AWOLNATION

Varsity Theater on Thursday 11.10

In a less musically fragmented era, Aaron Bruno's face would be plastered on magazine covers everywhere. (Remember magazines?) As AWOLNATION, Bruno writes huge, Oxycontin-addictive hybrid-pop anthems that are all but stamped "designed for mass consumption." Clichés, ardor, and over-earnestness abound; there are blistering industrial-napalm sprees and sensitive acoustic interludes and hep beatsmithery and Gorrillaz imitations. That it's all totally convincing and heartfelt augurs well for this project's future, but there's something sad about a world in which Deadmau5 is feted to death and a shoot-for-the-moon debut like Megalithic Symphony barely rates a blink from the culture at large. With Middle Class Rut and Twin Atlantic. All ages. $15. 5 p.m. 1308 Fourth St. SE, Minneapolis; 612.604.0222. Ray Cummings

Pert Near Sandstone (CD-release show)

Cabooze on Friday 11.11

Given its polar clime, Minnesota wouldn't seem to be bluegrass territory. But it is, as evidenced by Pert Near Sandstone, the new-timey string band whose adept, breakneck picking rivals any of their Southern kin while adding their own contemporary spin. With this show the Pert Near boys will be celebrating the release of their fifth album, Paradise Hop, offering a fresh selection of originals plus a couple of traditional tunes given Sandstone treatment. On "All Night Long" that means a new final verse with a wry bit of modern slang from Nate Sipe. The new tunes boast the exuberant drive and rousing energy of a timeless, serious picking session. But their lyrics often deal with 21st-century angst, like that of the frazzled character in J. Lenz and Kevin Kniebel's "Save Me." There are some local references, too, like the 35W collapse in Sipe's "Sad When That Great Bridge Went Down," giving some Northern specificity to Southern mountain music. With Rumpke Mountain Boys and the Union Suits. 18+. $10/$12 at the door. 8:30 p.m. 917 Cedar Ave. S., Minneapolis; 612.338.6425. —Rick Mason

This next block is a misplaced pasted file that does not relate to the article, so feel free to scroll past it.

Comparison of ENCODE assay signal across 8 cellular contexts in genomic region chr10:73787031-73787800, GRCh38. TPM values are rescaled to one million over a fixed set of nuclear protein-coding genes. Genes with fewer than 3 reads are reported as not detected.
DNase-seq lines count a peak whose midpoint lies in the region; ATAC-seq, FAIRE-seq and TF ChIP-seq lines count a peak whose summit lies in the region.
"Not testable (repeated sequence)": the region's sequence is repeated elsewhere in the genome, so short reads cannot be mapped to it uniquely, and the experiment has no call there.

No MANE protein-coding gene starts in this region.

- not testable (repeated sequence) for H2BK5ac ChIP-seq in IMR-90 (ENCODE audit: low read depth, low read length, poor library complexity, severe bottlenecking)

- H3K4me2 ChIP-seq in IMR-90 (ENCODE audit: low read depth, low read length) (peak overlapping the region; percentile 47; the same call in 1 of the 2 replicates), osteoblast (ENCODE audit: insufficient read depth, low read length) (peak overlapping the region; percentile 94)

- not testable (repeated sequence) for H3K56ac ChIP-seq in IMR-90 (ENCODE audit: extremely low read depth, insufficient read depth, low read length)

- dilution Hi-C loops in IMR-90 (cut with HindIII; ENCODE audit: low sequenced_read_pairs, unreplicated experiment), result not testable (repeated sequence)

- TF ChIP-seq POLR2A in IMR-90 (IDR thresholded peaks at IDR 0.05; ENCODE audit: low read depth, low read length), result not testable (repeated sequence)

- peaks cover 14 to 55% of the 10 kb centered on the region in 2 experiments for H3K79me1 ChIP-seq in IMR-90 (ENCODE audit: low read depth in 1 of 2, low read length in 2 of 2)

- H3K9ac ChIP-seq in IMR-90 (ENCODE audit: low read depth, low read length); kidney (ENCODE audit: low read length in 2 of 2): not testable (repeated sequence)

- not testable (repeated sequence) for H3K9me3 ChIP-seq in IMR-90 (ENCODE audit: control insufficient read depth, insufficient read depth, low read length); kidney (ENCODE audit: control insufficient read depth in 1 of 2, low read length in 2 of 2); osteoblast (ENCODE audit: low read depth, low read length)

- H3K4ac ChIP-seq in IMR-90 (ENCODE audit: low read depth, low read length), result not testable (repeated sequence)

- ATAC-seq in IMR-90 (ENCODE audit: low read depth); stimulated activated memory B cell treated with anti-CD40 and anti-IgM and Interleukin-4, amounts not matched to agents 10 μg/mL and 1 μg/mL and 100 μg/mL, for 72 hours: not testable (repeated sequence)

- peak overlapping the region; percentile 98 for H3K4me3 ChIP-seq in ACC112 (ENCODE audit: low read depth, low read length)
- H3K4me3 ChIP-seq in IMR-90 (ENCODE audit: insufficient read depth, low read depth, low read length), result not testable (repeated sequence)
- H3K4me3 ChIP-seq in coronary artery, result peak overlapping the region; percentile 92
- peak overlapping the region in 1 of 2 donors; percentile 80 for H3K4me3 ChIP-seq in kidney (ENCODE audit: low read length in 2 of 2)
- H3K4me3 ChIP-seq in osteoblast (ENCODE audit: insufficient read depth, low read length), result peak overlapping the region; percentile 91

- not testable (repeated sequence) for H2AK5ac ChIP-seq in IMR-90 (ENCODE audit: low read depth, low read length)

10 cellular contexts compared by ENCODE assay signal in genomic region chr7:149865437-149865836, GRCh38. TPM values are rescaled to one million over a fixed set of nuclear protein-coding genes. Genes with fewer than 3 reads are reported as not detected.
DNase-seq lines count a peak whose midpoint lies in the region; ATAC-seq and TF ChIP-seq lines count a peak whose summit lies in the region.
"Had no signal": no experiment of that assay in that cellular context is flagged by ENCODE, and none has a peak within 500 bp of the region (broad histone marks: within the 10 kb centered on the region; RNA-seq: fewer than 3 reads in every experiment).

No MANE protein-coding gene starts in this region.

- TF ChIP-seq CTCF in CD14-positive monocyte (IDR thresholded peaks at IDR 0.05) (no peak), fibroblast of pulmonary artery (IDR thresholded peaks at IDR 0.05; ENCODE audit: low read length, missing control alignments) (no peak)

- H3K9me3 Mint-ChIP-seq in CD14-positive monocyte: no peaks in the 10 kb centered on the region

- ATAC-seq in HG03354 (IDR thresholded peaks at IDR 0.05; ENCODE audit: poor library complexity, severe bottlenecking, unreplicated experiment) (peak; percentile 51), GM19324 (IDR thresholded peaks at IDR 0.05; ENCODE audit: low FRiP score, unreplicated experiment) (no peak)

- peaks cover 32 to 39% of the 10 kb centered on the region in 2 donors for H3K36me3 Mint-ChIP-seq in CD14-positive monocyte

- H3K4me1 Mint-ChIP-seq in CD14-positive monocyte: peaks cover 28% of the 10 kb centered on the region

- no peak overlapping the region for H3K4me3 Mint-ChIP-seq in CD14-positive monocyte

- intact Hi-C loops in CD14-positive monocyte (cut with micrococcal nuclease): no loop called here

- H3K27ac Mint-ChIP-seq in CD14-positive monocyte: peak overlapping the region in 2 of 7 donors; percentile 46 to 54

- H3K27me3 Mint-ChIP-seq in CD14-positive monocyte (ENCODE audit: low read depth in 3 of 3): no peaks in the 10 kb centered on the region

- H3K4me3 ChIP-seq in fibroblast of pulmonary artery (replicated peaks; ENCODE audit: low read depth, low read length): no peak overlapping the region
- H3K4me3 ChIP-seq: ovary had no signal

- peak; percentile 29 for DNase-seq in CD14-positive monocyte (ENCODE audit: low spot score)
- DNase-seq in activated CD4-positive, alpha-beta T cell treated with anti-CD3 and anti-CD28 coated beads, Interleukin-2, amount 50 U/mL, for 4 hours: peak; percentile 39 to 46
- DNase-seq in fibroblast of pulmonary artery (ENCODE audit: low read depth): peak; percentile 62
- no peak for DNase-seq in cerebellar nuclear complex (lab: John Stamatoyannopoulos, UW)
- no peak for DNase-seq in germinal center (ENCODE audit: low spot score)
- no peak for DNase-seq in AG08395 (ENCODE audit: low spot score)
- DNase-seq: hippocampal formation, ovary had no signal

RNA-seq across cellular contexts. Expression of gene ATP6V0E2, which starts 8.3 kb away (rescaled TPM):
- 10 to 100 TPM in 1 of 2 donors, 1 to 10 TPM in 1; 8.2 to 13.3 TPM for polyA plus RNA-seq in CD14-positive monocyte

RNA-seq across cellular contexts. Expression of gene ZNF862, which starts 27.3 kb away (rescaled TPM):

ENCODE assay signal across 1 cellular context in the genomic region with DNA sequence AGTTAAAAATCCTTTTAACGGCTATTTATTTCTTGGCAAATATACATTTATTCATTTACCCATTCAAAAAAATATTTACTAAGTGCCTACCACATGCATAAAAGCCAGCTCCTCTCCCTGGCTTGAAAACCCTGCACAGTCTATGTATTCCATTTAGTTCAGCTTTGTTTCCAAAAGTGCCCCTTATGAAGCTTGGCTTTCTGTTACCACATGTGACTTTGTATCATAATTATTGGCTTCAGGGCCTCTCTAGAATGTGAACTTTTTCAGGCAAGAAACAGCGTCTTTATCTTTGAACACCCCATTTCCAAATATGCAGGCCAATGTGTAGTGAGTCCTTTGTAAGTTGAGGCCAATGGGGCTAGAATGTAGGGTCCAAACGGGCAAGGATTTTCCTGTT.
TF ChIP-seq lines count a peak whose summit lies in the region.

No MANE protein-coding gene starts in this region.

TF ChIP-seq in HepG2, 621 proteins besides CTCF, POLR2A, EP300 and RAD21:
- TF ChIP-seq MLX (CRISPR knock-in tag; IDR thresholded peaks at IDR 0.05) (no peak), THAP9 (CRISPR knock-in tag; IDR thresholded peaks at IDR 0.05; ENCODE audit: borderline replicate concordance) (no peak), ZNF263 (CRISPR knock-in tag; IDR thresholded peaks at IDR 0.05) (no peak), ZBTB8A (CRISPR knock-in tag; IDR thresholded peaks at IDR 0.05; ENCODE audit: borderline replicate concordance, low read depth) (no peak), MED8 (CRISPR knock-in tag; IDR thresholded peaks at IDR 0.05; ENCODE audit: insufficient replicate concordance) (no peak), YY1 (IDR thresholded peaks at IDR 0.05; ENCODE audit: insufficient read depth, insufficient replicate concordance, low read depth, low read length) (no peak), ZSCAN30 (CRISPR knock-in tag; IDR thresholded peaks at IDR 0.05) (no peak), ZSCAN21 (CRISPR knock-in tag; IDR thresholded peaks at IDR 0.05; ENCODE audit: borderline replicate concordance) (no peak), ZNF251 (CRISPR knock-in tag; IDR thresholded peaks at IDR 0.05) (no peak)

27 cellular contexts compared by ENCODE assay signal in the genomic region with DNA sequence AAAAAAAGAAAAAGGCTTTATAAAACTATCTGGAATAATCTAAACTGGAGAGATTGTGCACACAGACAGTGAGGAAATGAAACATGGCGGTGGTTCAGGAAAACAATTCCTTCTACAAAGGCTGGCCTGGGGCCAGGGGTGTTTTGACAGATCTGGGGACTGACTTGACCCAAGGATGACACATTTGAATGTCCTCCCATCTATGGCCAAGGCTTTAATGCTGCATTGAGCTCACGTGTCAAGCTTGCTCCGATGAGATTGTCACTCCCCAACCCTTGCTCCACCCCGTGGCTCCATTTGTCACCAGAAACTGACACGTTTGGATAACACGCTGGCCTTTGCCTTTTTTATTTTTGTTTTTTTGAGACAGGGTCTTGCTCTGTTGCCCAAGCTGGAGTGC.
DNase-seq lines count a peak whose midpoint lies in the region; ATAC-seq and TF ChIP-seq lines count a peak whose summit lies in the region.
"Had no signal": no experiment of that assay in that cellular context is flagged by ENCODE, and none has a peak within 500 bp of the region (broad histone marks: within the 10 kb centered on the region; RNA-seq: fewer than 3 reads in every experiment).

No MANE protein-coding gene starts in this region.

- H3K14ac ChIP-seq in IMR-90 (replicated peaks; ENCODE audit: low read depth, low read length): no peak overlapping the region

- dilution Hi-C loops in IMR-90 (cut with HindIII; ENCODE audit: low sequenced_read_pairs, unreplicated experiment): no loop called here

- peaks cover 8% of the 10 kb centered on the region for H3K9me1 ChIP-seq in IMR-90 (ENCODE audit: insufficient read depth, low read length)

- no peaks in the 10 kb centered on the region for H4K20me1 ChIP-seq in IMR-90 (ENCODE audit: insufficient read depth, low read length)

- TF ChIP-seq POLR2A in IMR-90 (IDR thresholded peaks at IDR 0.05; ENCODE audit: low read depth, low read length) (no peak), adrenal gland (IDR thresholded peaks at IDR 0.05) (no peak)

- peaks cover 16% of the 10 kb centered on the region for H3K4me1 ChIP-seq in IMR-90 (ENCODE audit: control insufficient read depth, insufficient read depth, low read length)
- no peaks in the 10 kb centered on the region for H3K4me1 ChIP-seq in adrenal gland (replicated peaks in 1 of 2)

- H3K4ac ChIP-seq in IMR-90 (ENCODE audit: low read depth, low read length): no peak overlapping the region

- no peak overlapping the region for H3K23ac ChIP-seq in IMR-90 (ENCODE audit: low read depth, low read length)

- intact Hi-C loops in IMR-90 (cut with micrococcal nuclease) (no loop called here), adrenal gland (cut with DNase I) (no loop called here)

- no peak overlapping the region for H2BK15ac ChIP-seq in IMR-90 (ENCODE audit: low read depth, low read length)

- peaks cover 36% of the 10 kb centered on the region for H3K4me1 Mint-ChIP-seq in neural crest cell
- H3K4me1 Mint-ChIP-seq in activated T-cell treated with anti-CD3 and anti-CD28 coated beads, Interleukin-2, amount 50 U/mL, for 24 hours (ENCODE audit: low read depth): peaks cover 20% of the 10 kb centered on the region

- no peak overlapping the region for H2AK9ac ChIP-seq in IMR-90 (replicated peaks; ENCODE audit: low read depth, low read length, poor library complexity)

Shonen Knife

7th St. Entry on Friday 11.11

Shonen Knife had been preaching the puke-cute punk gospel for a good decade before Kurt Cobain started wearing their T-shirts. Members have come and gone over the years, but this button-adorable Japanese pop group's modus operandi remains (blessedly) unchanged. And who can blame them? If your forte is writing crisp, diamond-hard three-chord songs about concrete animals that come to life and rocket trips and scarfing down chocolate and secretly being a cat, why fix what isn't broken? Earlier this year, they cut a cover album titled Osaka Ramones, which pretty much says it all. With Heavy Cream and the Blind Shake. 18+. $12/$14 at the door. 9 p.m. 701 First Ave. N., Minneapolis; 612.338.8388. —Ray Cummings